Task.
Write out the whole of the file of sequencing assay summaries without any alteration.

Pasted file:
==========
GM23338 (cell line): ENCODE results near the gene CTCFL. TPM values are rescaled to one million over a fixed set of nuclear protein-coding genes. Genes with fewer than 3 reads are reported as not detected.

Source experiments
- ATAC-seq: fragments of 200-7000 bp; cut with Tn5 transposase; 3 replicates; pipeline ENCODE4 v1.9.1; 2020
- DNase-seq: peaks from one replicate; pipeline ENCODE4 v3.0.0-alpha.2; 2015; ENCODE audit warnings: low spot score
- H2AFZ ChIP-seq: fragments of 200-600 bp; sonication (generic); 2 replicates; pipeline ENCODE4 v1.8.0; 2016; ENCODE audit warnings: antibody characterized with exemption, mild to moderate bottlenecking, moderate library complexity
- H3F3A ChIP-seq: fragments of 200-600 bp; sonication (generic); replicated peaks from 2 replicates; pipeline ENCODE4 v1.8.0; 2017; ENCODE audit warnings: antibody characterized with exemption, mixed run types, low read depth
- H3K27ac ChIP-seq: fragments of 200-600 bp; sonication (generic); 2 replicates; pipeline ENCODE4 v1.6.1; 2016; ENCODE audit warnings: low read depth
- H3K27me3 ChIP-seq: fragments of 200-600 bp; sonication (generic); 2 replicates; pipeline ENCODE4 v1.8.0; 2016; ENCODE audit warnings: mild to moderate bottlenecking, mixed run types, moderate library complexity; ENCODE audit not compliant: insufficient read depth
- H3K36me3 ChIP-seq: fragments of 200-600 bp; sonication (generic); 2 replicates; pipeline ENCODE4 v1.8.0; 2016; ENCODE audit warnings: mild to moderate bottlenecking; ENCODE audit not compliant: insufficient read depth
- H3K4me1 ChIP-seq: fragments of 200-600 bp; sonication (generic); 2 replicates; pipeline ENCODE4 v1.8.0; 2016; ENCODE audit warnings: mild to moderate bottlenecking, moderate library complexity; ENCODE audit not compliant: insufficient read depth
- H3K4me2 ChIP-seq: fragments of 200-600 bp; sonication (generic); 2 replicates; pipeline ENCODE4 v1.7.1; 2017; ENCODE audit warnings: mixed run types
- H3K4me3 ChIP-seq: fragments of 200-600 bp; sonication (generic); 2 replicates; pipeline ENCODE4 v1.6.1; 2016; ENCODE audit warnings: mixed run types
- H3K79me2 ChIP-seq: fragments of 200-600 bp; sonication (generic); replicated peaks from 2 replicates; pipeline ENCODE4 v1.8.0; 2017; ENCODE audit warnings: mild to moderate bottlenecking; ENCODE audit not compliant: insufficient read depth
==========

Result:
GM23338 (cell line): ENCODE results near the gene CTCFL. TPM values are rescaled to one million over a fixed set of nuclear protein-coding genes. Genes with fewer than 3 reads are reported as not detected.

Source experiments
- ATAC-seq: fragments of 200-7000 bp; cut with Tn5 transposase; 3 replicates; pipeline ENCODE4 v1.9.1; 2020
- DNase-seq: peaks from one replicate; pipeline ENCODE4 v3.0.0-alpha.2; 2015; ENCODE audit warnings: low spot score
- H2AFZ ChIP-seq: fragments of 200-600 bp; sonication (generic); 2 replicates; pipeline ENCODE4 v1.8.0; 2016; ENCODE audit warnings: antibody characterized with exemption, mild to moderate bottlenecking, moderate library complexity
- H3F3A ChIP-seq: fragments of 200-600 bp; sonication (generic); replicated peaks from 2 replicates; pipeline ENCODE4 v1.8.0; 2017; ENCODE audit warnings: antibody characterized with exemption, mixed run types, low read depth
- H3K27ac ChIP-seq: fragments of 200-600 bp; sonication (generic); 2 replicates; pipeline ENCODE4 v1.6.1; 2016; ENCODE audit warnings: low read depth
- H3K27me3 ChIP-seq: fragments of 200-600 bp; sonication (generic); 2 replicates; pipeline ENCODE4 v1.8.0; 2016; ENCODE audit warnings: mild to moderate bottlenecking, mixed run types, moderate library complexity; ENCODE audit not compliant: insufficient read depth
- H3K36me3 ChIP-seq: fragments of 200-600 bp; sonication (generic); 2 replicates; pipeline ENCODE4 v1.8.0; 2016; ENCODE audit warnings: mild to moderate bottlenecking; ENCODE audit not compliant: insufficient read depth
- H3K4me1 ChIP-seq: fragments of 200-600 bp; sonication (generic); 2 replicates; pipeline ENCODE4 v1.8.0; 2016; ENCODE audit warnings: mild to moderate bottlenecking, moderate library complexity; ENCODE audit not compliant: insufficient read depth
- H3K4me2 ChIP-seq: fragments of 200-600 bp; sonication (generic); 2 replicates; pipeline ENCODE4 v1.7.1; 2017; ENCODE audit warnings: mixed run types
- H3K4me3 ChIP-seq: fragments of 200-600 bp; sonication (generic); 2 replicates; pipeline ENCODE4 v1.6.1; 2016; ENCODE audit warnings: mixed run types
- H3K79me2 ChIP-seq: fragments of 200-600 bp; sonication (generic); replicated peaks from 2 replicates; pipeline ENCODE4 v1.8.0; 2017; ENCODE audit warnings: mild to moderate bottlenecking; ENCODE audit not compliant: insufficient read depth